Publicly financed stadiums: economic boost or financial drain?
The development of new sports venues in cities like Detroit and Atlanta has sparked debate over the virtues of publicly financing these projects.
Research conducted by the University of Villanova found that public taxpayers end up shouldering the tax burden of new stadium construction. A city issues municipal bonds to fund a private stadium, and the residents of the city generally pay back the bonds through a sales tax, according to Tim Kianka, a staff member of the Jeffrey S. Moorad Sports Law Journal. “Ultimately, the question is, should taxpayers have to subsidize America’s wealthiest people, the billionaires who own professional sports franchises,” Kianka asked in his article, Subsidizing Billionaires.
Brian Frederick of the Huffington Post agrees with Kianka’s conclusion and argues against any public funding for a professional sports franchise. “These stadiums are white elephants that end up costing the public far more [Frederick’s emphasis] than they benefit. Harvard professor and stadium expert Judith Grant Long just published a new book showing that in 2010, American pro sports stadiums cost the public $10 billion more than originally forecast. And that's just additional expenses,” Frederick wrote in a sports blog for the Huffington Post.
An example of the dangers of publicly financing a new stadium comes in the form of the recently completed, $634 million Miami Marlins baseball park, according to writer Barry Petchesky of deadspin.com, a sports issues site. The Marlins’ stadium has decreased economic development in the area rather than creating a burgeoning economic environment. “Save a very few unique franchises, cities rarely make back the money they put into publicly financed stadiums — and almost never turn a profit. It's the team owners who get rich,” Petchesky wrote.
However, the negative assessment of public funding for new stadiums is not universal. For Bill Bradley, the writer of The Equity Factor blog, the tangible impact of new jobs provided by the proposed $650 million hockey arena for the Detroit Red Wings is immense. “Regardless of the potentially inflated economic impact number, 8,300 jobs is a lot of jobs, especially in Detroit,” Bradley wrote in an article for nextcity.org, an online resource for connecting and improving cities. The public funding will be provided by the Michigan Strategic Fund (MSF), a state-wide, public-private partnership devoted to the economic development of Michigan. The MSF recently issued 30-year bonds to cover the $365 million public portion of the new hockey arena, which is expected to be completed by 2016, according to Bradley.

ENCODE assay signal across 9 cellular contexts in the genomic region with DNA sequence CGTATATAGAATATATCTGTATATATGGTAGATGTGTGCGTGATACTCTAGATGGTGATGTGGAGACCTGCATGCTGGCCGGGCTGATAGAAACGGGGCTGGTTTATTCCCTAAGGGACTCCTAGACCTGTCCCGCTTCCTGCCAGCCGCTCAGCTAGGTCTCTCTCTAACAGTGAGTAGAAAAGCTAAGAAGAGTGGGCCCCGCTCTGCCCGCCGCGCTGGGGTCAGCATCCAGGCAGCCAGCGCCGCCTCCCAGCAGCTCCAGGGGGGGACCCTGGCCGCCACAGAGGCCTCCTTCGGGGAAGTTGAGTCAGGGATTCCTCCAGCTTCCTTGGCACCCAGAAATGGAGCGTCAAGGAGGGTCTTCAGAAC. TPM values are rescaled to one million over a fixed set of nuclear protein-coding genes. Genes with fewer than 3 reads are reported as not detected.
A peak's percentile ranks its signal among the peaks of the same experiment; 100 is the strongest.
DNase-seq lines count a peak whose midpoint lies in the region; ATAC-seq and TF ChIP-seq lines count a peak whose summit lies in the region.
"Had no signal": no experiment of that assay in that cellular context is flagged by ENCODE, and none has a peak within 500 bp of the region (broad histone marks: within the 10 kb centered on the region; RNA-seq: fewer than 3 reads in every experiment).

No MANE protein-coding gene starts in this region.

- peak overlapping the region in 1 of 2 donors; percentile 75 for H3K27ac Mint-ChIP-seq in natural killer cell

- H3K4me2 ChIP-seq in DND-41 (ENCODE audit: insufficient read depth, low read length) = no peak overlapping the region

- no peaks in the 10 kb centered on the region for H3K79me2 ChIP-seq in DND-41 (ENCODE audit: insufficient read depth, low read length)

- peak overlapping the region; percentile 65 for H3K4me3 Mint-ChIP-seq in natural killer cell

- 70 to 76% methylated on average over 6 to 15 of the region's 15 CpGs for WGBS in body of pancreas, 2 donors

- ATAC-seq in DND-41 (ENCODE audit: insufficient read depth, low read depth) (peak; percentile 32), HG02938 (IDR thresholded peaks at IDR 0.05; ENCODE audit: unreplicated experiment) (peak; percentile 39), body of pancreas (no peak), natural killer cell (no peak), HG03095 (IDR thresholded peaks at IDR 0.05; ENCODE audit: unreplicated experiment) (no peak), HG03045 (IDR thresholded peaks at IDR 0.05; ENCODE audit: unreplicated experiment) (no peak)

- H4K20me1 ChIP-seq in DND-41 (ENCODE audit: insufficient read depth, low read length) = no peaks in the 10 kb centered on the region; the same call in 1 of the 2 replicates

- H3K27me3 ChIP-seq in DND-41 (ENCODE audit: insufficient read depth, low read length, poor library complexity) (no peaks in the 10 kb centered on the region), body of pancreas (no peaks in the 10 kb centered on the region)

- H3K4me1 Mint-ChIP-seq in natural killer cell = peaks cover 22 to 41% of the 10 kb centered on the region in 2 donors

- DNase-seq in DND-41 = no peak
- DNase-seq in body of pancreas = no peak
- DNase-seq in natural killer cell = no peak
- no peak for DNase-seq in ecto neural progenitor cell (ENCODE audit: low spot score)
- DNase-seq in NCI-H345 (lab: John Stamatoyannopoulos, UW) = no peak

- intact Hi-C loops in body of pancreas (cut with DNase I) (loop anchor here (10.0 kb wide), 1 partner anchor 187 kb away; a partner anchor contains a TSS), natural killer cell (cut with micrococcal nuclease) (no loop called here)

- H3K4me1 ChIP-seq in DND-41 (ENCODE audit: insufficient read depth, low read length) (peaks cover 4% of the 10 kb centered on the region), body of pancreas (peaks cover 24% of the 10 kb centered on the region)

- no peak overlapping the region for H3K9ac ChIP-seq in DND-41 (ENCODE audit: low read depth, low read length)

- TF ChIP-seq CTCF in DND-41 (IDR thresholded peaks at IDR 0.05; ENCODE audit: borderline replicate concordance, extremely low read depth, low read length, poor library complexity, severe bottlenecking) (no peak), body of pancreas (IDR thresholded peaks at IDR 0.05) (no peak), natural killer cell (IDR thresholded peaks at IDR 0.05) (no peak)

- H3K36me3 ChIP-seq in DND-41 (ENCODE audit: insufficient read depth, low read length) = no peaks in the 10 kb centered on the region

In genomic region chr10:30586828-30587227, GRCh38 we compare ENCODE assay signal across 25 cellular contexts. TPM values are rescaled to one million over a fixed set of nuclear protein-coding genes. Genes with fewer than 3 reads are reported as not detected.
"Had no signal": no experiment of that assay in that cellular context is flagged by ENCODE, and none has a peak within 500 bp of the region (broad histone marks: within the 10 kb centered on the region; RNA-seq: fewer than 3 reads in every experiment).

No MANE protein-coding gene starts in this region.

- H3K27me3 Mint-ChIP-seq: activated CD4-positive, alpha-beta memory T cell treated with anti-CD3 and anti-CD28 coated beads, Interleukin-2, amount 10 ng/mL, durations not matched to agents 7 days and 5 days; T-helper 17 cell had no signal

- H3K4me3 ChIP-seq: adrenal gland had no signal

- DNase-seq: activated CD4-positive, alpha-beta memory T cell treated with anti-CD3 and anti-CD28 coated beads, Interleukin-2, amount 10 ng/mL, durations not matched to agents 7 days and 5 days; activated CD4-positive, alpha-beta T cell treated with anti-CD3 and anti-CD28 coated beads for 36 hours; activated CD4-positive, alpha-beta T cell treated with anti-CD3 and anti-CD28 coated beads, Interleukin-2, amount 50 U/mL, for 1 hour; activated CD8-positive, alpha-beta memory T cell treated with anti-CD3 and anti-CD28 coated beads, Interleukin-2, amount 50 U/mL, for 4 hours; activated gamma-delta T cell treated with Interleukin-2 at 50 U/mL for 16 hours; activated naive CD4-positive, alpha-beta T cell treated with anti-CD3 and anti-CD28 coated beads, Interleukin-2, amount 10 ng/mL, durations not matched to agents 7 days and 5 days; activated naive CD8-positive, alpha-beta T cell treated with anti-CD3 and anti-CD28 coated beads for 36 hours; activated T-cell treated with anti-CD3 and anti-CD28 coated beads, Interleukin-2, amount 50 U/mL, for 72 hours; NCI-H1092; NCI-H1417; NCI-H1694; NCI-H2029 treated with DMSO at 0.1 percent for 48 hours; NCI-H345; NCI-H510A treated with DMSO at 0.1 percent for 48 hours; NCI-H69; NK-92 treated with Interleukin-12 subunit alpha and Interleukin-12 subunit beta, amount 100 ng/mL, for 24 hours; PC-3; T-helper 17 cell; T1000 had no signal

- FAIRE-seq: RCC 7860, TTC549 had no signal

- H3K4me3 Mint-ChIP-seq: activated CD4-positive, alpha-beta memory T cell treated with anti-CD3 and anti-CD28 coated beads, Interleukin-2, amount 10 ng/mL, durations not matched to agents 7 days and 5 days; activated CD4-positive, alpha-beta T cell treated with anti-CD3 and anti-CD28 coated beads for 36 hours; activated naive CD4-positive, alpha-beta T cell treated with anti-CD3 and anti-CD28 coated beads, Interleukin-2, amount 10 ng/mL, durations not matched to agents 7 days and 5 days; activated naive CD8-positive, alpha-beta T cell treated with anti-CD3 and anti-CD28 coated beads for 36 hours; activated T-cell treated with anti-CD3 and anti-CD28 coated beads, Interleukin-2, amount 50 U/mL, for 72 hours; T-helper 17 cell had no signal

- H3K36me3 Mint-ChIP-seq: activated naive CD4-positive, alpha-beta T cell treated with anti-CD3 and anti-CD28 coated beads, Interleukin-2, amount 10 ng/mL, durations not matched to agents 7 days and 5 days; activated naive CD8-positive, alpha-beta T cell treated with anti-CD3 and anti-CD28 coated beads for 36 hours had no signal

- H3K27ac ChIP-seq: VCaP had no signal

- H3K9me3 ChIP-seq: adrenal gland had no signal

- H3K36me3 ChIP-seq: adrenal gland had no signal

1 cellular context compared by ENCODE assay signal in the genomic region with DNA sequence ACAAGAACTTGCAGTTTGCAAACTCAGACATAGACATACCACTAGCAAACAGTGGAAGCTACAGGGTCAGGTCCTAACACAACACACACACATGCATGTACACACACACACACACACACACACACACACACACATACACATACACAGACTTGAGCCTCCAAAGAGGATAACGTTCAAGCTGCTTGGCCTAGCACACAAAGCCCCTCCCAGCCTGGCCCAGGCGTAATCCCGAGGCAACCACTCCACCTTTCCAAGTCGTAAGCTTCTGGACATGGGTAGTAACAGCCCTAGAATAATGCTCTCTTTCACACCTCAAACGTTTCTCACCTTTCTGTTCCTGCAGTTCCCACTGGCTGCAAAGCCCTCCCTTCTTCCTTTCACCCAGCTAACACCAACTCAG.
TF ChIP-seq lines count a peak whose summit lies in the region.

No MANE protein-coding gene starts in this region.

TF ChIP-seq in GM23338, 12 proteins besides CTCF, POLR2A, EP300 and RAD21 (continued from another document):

In Atlanta, the proposed $1.2 billion New Falcons Stadium, expected to be completed in 2017, could revitalize poverty-stricken sections of a city, according to Rick Badie of the Atlanta Journal Constitution. “The focus this new stadium will bring, combined with signs of economic recovery, create a once-in-a-lifetime opportunity to end the cycle of poverty that has paralyzed these communities. The desired outcome is a community dynamic that creates jobs, empowers current residents and attracts new families,” Badie wrote in his blog for the Atlanta Journal Constitution. Atlanta is required to provide $200 million of the total cost that will be collected through a hotel-motel tax in the city, according to a news report from the local news station WSB-TV.
Others see the public financing of a stadium as simply a small piece of a larger public movement. In Oklahoma City, the public folded the construction of the $200 million Chesapeake Energy Arena, completed in 2002, into a much larger public works and municipal overhaul, according to Whet Moser, associate digital editor of Chicago magazine. “Rather than taking on debt, the city had the patience to pay for the development in advance,” Moser wrote in a blog for the magazine. “The city's arena was one piece of a massive civic redevelopment that took two decades.” Moser argues that building a public financed stadium is not necessarily bad, and the large debt that cities usually accumulate can be avoided through advanced planning.